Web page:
Our new place is in a great location. We have a four story mall within a four or five minute walk. On the bottom two floors is a Meijer-like store called Alcampo. They sell everything from shaving cream to fresh meat to sheet sets to produce. It's overwhelming going to a new store that uses a different language on all the packages. Not only do I not have any brands to remain loyal to, but finding food I can make and trying to figure out what everything is presents a challenge. On top of all that, there is no logical flow to the traffic. Want to go all the way down to the other end of the store on the left side? Sure. Want to cut across everyone? By all means.

Peter, Tess, Audrey, and Brenda walking to the Metro. || Our nearest station is Herrera Oria. It's a quick four or five minute walk from our building. The Metro can take us nearly anywhere in the city. It's fantastic. Our neighborhood is full old people but also families with young children. In the evenings, there are dozens of people taking strolls to the many small parks that surround us.

Madrid, Spain, Mirasierra, mountains, view, high rise apartments

The view of the mountains from my bedroom window. || We don't live in the city per se. We technically still live in Madrid, but we're the second to last stop on the purple Metro line. One of the perks of that is that housing is much cheaper, things are quiet, and we can see the mountains from 10th story flat. Sunsets here are beautiful.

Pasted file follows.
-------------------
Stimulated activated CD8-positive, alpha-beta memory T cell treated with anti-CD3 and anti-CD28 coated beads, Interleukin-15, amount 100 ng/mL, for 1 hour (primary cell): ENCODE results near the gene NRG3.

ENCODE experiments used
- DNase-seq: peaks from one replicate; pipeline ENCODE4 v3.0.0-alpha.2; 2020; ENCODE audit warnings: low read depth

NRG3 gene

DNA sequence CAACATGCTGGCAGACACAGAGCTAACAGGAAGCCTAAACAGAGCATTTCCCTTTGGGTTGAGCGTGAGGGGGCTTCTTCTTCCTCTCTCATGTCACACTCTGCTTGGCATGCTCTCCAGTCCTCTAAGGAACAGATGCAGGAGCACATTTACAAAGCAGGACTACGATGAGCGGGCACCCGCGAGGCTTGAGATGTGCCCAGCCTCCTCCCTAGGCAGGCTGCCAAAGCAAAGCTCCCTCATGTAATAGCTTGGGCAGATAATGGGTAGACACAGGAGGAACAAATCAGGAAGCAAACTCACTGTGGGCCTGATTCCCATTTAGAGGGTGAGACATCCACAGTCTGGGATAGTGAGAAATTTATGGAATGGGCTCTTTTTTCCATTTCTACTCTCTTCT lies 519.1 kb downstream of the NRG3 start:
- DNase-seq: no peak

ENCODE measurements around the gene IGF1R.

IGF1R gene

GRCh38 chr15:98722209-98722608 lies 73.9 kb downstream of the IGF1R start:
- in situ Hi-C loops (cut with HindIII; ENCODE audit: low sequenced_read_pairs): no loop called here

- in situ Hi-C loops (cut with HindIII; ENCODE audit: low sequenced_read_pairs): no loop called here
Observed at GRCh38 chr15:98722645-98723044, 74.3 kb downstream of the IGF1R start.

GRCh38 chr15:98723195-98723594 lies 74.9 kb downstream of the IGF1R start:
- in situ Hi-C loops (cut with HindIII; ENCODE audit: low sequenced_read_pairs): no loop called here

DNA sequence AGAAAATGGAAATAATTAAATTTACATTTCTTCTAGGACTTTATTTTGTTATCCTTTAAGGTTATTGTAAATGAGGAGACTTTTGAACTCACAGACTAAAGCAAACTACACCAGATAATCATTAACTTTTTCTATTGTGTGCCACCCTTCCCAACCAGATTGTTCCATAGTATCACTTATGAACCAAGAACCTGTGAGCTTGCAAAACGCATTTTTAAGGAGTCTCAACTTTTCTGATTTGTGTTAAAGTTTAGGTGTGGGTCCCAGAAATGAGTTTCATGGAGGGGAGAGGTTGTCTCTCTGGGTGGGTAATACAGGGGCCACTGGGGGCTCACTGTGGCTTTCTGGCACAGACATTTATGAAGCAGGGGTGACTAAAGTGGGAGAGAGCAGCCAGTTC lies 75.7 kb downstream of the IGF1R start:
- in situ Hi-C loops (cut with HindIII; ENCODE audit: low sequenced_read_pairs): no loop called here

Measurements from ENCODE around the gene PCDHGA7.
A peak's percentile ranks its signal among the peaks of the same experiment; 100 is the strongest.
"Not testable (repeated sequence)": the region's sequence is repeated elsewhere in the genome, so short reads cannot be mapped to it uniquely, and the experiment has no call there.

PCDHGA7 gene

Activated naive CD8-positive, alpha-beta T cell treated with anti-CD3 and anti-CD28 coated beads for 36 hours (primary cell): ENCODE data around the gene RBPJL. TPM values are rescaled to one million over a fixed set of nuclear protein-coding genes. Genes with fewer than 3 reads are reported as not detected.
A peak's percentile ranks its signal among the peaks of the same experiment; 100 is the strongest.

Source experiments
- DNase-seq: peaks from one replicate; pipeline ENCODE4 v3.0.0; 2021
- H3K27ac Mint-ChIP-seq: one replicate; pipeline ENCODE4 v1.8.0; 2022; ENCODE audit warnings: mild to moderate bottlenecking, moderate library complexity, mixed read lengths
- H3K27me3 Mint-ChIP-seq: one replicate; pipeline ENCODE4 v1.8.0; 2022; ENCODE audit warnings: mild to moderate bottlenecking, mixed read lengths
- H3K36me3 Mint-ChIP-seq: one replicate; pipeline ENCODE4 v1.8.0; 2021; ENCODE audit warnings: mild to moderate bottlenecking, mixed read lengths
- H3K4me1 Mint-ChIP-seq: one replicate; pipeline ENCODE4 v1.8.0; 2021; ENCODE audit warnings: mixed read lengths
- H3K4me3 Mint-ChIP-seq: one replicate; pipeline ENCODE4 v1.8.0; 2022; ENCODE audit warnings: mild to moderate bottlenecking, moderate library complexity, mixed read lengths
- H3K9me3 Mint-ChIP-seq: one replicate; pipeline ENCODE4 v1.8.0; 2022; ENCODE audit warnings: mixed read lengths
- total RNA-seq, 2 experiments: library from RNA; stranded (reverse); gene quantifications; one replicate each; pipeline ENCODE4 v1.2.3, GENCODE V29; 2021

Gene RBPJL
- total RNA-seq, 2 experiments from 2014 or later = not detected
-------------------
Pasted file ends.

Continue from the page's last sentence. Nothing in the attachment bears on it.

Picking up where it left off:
This is a panorama of what I see outside my bedroom window. The mountains from shot above are between the buildings just left of center of the frame. There are countless high-rise apartment buildings in the neighborhood. We live in a complex of around 8 or 10 buildings that share a pool and tennis and basketball courts. I'm really looking forward to when the weather gets a little warmer. Sure we've had average highs of 57F and lows around 32F, but I'm excited for 65 and 70F.

I’ve lived in Madrid for a week, and this is what I’ve been doing and seeing. I’ve gone through both the main campus downtown and my campus in Cantoblanco. I’ve survived a week of intensive Spanish classes. I’ve met people from all around the world like Ethiopia, Iran, Italy, Greece, France, Canada, Germany, Sweden, and more. Talking with people from so many different backgrounds and lifestyles is incredible. This is already a fantastic experience. I get to be here for five more months? Awesome!

I’ll have more photos and stories to share in the days and weeks to come. My apologies for this post’s length. I want to get y’all caught up about Madrid things.